-TargetPath E:\Temps\nano\NANO_SRV.vhd -DomainName demo.local -ComputerName NANO_SRV -OEMDrivers -Compute -Storage -Clustering -EnableRemoteManagementPort 
- InterfaceNameOrIndex Ethernet -Ipv4Address 10.11.0.30 
-Ipv4SubnetMask 255.255.255.0 -Ipv4Gateway 10.11.0.1 -Ipv4Dns 10.11.0.10
  • Edition allows you to select the Nano Server flavor: Standard or      Datacenter. If you plan to use Shielded VMs or Storage Spaces Direct, then      Datacenter it is. A Datacenter license also has the right to use unlimited      Windows Server VMs on that host
  • DeploymentType Host: This will prepare the image for a      physical machine (Guest switch is dedicated for guest VMs)
  • DomainName: If you specify this parameter, Nano will use offline domain provisioning, and the Nano computer account will appear in Active Directory domain. The whole process will be completed during the first boot. If you are redeploying this image, an additional parameter – ReuseDomainNode      - can be required. This option can only be used when the computer we are using to prepare Nano is domain joined and in the same domain as our future Nano Server. In other cases, a domain blob harvest can be used.
  • OEMDrivers package contains the basic set of drivers, mainly for network and storage adapters.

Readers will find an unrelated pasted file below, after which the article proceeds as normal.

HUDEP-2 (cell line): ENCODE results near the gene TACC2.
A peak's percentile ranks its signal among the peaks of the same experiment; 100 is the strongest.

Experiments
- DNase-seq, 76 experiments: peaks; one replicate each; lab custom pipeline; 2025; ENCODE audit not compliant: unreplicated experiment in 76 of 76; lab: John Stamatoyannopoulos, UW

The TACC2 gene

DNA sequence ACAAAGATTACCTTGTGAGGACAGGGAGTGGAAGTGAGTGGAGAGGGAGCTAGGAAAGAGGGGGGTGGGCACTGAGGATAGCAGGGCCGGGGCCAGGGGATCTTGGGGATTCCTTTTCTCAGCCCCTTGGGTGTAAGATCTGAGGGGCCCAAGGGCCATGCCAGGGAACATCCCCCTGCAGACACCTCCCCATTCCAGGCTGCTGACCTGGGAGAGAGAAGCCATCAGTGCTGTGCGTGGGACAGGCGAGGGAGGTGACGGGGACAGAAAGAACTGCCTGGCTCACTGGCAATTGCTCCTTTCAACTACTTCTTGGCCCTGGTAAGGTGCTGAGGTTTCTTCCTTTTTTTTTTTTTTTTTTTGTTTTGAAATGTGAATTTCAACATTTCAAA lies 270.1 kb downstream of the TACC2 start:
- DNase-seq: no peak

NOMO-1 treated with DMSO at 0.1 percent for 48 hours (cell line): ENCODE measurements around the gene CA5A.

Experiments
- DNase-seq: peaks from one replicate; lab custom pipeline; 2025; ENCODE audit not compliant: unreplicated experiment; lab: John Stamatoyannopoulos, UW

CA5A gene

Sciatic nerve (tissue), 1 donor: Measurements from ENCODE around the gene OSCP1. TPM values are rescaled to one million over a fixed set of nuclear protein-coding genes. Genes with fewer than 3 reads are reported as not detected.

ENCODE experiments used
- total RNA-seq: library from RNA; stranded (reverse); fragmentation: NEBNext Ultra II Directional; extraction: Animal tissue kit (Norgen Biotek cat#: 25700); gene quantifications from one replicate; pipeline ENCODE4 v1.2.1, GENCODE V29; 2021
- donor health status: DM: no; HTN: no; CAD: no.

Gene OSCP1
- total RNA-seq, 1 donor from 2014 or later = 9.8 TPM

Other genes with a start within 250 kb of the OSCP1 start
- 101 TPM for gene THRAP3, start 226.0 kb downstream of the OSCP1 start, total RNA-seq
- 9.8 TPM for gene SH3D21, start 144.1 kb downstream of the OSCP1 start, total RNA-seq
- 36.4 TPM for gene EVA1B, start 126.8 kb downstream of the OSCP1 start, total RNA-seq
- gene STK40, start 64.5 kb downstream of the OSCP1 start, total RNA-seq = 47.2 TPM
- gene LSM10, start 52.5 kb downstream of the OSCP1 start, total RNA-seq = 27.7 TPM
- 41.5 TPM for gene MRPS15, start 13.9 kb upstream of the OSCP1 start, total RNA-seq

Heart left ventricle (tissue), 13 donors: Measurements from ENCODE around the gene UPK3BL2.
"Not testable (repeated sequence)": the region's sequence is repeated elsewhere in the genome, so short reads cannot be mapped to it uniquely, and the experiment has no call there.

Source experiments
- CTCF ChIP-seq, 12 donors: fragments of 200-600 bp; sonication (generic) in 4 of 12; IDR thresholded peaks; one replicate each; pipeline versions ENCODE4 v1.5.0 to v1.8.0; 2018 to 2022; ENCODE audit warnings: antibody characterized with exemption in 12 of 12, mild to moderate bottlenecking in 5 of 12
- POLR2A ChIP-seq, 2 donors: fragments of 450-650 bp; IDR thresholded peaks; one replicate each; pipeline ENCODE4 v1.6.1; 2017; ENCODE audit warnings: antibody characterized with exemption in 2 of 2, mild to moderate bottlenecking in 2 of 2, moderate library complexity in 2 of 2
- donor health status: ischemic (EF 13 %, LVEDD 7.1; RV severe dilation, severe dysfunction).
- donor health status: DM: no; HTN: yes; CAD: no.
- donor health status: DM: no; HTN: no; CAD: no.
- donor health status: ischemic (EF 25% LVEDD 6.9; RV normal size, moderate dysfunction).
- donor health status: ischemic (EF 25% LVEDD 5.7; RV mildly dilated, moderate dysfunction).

• Compute is responsible for deploying the necessary Hyper-V bits
  • Storage package contains storage components
  • Clustering - Failover clustering
  • EnableRemoteManagementPort will enable WinRM (from different      subnets)
  • Another interesting parameter (not used in my example) could be MaxSize 100GB. It will allow the Nano VHD or  VHDX to grow up to specified value. This is important if you plan to store some additional files on the c:\ path of Nano Server (i.e. local virtual machines).
  • If you have specific physical hardware      drivers, you can add those with the parameter  -DriversPath      <path:\Drivers>

 

At this stage, we should have the Nano Server image ready. With our next article, we will deploy it to a physical server.


Want to learn everything about Nano Server? Access the following free resources:

0
Comment

By clicking you agree to the Terms of Use and Privacy Policy.
0 Comments

Featured Post

Restore individual SQL databases with ease

Veeam Explorer for Microsoft SQL Server delivers an easy-to-use, wizard-driven interface for restoring your databases from a backup. No expert SQL background required. Web interface provides a complete view of all available SQL databases to simplify the recovery of lost database

Join & Write a Comment

Windows 8 came with a dramatically different user interface known as Metro. Notably missing from that interface was a Start button and Start Menu. Microsoft responded to negative user feedback of the Metro interface, bringing back the Start button a…
With the advent of Windows 10, Microsoft is pushing a Get Windows 10 icon into the notification area (system tray) of qualifying computers. There are many reasons for wanting to remove this icon. This two-part Experts Exchange video Micro Tutorial s…
Suggested Courses

Keep in touch with Experts Exchange

Tech news and trends delivered to your inbox every month